Law department talent models continue to evolve in response to the question so often posed at inside counsel conferences: “How can general counsel handle increasing compliance requirements and other legal needs, while meeting stricter budgetary goals?” Some experts offer process- and technology-oriented solutions. And plenty of discussion focuses on improving outside counsel relationships.

Nonetheless, general counsel tell me that, bottom line, the question above leads to this simple math result: more work + budget caps = work overload for their core team of inside counsel.  Yet, the reality at many law departments is static headcount. Attorneys who retire or depart are indeed replaced, but companies remain incredibly resistant to actually adding staff.

With inside counsel therefore pushed to their productivity limits, and use of outside counsel curbed by budgetary concerns, general counsel are incorporating freelance attorneys into the mix. The evolving law department talent model has many different looks. Companies are using freelancers, both on-site and off-site, via new model recruiting firms, as well as directly engaging independents with valuable subject matter expertise. If found via a third-party source, most freelancers are W2 employees of the outside firm, not independent contractors.

The talent model is now essentially a core team of inside counsel, plus an elastic roster of high-quality supplemental attorneys who add muscle as needed to the law department. The economics make sense when companies use freelancers as an alternative to calling outside counsel.

Here is a best practices guide to making this talent model work.

  1. Follow the money. General counsel worry that good freelance talent won’t remain available as needed. Shoot for what I call Goldilocks rates (“just right,” not law firm high and not contract attorney low). When freelancers are paid in line with in-house compensation, they value the work and are much more likely to maintain an ongoing relationship.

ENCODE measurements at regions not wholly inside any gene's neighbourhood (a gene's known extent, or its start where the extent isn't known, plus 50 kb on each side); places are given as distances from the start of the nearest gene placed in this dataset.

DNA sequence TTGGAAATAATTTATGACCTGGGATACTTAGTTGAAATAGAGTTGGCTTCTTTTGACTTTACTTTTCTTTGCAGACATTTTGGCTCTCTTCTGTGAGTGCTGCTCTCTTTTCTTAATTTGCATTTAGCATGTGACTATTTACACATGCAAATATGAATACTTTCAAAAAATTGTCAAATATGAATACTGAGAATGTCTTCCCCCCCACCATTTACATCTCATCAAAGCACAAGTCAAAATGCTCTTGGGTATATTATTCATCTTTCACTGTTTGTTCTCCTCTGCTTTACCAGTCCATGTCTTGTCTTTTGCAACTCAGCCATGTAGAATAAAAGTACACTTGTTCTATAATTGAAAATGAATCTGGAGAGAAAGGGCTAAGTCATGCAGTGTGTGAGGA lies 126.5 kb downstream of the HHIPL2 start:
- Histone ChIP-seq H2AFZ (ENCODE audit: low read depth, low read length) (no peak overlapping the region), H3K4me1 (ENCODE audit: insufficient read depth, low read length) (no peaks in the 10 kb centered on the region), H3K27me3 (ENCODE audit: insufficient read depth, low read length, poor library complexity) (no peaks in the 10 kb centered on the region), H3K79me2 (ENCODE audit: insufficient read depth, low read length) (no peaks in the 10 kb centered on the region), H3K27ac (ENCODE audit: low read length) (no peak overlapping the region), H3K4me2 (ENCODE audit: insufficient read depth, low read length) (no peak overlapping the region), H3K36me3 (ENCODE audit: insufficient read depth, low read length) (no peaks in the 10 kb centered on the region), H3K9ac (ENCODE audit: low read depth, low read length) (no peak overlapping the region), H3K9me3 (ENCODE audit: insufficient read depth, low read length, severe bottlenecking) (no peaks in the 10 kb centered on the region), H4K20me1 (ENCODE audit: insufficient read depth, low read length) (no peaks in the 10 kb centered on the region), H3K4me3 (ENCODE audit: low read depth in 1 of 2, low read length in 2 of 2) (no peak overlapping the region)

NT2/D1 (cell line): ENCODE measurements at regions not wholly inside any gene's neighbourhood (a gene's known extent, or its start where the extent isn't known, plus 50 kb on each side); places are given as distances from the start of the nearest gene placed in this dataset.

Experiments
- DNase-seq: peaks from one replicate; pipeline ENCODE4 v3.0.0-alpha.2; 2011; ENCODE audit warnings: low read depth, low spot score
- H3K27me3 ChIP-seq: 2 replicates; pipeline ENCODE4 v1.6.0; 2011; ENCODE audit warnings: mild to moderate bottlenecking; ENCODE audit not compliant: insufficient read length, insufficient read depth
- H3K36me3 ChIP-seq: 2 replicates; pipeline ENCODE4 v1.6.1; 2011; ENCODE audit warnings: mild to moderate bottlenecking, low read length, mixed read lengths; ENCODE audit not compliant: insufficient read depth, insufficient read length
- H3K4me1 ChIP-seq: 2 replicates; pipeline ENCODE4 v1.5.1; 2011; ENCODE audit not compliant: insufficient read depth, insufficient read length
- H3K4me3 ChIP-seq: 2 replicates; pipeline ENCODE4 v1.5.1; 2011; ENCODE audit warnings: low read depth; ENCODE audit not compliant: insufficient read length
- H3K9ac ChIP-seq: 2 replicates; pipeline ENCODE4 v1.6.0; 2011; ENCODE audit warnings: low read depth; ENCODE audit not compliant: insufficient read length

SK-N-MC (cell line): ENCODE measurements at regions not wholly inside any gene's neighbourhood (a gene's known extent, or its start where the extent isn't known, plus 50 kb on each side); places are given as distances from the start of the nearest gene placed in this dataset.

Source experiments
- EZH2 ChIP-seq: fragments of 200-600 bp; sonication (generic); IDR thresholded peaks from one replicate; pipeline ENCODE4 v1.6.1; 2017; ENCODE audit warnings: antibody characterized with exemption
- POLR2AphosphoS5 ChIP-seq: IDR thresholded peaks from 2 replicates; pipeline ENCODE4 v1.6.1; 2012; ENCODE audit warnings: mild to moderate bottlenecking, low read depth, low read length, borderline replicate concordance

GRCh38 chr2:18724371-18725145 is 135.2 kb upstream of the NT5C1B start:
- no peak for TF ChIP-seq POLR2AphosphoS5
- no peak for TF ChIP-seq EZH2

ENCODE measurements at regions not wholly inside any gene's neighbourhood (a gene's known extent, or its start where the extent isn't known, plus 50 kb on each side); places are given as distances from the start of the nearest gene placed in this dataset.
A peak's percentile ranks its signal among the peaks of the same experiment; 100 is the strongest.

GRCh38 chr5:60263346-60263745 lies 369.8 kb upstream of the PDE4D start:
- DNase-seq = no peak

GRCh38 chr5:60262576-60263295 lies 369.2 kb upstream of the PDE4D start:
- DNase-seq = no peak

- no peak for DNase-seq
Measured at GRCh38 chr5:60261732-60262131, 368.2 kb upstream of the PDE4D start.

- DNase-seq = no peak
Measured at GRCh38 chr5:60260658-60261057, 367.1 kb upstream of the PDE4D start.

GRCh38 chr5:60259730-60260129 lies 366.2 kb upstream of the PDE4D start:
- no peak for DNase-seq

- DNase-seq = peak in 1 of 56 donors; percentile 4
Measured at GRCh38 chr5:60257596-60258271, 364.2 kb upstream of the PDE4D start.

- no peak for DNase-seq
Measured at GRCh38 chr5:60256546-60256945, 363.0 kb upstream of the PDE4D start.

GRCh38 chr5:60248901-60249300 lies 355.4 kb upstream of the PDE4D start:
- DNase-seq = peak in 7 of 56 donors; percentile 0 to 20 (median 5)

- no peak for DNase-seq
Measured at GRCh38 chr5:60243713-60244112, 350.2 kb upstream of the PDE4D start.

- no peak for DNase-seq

2. Treat freelancers like one happy family. Give freelancers email addresses. Include them whenever possible in department meetings. Introduce them to internal clients as adjunct members of the law department, and not as outsiders. Use confidentiality agreements to mitigate any risks associated with truly incorporating an off-payroll team member.
  3. Find a key reference or trusted source. Incorporating new attorneys poses some discomfort until they back up resume credentials with actual performance. The best practice here is no different than when choosing outside counsel. Do some due diligence, check a freelancer’s references or use a third-party talent provider with a track record of successfully serving law departments.
  4. Differentiate between freelancers and job seekers. Many excellent freelancers are inside counsel who would really prefer a more traditional job. These attorneys are best used for gap fill needs and short-term projects. A true freelancer prefers a flexible, off-payroll role and is therefore much more likely to be available for recurring needs over a period of years versus just months. Both kinds of supplemental attorneys are valuable, but it’s important to understand expectations and commitment levels up front.
  5. Establish a bi-weekly scheduled check-in. Appoint a core in-house team member to be the primary supervising contact with each freelancer. A 30-minute scheduled call with the freelancer, especially if the work is being performed off-site, is very helpful in keeping expectations aligned and projects on-track. I recommend a bi-weekly call, but the main point is to maintain a formal touch base schedule.

Next month, I will stay on this topic generally, but with a focus on the flip side of the freelancer coin: advice for inside counsel who may be considering freelance work as a long-term career choice, and not just to fill a gap in the middle of a traditional job search.